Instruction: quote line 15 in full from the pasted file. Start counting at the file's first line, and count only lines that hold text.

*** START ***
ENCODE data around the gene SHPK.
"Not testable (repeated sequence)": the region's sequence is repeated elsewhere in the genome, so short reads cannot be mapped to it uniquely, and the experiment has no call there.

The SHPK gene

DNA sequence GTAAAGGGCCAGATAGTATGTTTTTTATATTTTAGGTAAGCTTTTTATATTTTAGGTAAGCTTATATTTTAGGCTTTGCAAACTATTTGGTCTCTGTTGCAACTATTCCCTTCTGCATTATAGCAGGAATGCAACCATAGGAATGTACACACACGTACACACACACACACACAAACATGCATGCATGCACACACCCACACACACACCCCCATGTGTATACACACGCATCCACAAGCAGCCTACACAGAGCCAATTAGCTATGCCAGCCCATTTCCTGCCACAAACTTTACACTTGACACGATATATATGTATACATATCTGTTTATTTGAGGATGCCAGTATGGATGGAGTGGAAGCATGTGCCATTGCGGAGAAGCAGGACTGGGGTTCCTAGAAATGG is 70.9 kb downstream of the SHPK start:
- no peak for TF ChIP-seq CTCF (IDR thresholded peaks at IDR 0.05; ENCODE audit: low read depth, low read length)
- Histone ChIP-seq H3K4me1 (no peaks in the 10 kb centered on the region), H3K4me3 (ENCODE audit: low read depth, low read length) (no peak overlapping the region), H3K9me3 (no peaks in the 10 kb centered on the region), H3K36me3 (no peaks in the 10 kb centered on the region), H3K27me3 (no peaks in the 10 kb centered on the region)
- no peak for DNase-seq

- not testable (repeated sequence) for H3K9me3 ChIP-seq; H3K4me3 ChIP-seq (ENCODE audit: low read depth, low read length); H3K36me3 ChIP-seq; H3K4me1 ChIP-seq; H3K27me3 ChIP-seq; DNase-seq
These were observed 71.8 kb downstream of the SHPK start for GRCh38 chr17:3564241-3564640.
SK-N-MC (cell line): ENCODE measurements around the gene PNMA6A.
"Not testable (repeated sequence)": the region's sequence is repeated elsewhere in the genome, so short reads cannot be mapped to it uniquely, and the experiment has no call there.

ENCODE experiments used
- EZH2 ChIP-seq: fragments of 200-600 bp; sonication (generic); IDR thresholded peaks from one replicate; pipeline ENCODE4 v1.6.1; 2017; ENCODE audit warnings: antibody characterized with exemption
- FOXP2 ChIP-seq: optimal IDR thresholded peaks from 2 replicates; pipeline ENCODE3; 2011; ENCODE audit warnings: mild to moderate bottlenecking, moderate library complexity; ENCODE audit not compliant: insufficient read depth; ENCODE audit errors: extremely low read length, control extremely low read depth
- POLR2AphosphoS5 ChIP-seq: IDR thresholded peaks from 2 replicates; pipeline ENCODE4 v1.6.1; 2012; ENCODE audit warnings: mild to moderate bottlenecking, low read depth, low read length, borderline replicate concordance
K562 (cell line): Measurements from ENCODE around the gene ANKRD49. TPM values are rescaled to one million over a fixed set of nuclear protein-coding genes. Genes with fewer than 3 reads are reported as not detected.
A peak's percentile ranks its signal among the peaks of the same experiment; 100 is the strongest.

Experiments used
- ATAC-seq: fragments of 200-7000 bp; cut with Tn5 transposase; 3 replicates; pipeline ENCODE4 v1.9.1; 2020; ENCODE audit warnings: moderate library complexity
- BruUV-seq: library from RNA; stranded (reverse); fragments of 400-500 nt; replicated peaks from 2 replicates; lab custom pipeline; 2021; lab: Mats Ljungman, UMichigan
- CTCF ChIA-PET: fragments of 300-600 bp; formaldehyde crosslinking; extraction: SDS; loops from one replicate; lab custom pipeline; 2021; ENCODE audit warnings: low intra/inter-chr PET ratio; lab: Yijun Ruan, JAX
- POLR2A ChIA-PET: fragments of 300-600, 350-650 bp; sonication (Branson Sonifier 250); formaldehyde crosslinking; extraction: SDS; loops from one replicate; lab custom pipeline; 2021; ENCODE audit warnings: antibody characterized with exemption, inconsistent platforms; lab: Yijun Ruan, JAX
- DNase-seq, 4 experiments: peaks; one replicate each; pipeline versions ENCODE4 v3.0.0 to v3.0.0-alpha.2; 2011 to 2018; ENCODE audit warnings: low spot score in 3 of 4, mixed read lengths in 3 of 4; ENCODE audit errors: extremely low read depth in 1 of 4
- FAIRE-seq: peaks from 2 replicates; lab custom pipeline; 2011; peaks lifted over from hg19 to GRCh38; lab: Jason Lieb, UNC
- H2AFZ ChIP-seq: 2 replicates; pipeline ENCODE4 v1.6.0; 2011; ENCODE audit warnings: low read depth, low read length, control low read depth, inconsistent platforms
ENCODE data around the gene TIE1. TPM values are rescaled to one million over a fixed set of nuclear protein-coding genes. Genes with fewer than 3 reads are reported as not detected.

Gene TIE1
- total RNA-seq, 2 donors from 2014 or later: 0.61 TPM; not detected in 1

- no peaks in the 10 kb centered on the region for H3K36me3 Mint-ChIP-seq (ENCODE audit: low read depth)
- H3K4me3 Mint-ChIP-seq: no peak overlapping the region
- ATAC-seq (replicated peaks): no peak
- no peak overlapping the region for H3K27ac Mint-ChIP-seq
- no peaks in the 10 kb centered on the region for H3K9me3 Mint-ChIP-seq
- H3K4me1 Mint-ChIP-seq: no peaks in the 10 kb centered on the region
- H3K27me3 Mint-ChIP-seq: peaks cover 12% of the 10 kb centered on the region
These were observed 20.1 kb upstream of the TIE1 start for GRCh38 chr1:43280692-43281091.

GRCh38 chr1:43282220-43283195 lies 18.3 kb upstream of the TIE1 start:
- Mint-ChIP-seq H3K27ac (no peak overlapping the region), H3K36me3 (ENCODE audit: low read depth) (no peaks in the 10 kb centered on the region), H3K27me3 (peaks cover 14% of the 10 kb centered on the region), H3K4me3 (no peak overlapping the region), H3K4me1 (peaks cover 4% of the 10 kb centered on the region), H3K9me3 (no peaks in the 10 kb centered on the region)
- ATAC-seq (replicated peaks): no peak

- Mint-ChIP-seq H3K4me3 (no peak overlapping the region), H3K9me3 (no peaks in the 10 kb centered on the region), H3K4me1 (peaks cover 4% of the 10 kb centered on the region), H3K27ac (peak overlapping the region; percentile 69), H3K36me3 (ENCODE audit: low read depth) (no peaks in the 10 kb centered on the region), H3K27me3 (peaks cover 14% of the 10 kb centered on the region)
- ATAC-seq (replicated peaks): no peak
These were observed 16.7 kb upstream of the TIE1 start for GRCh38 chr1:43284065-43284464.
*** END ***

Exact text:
- POLR2AphosphoS5 ChIP-seq: IDR thresholded peaks from 2 replicates; pipeline ENCODE4 v1.6.1; 2012; ENCODE audit warnings: mild to moderate bottlenecking, low read depth, low read length, borderline replicate concordance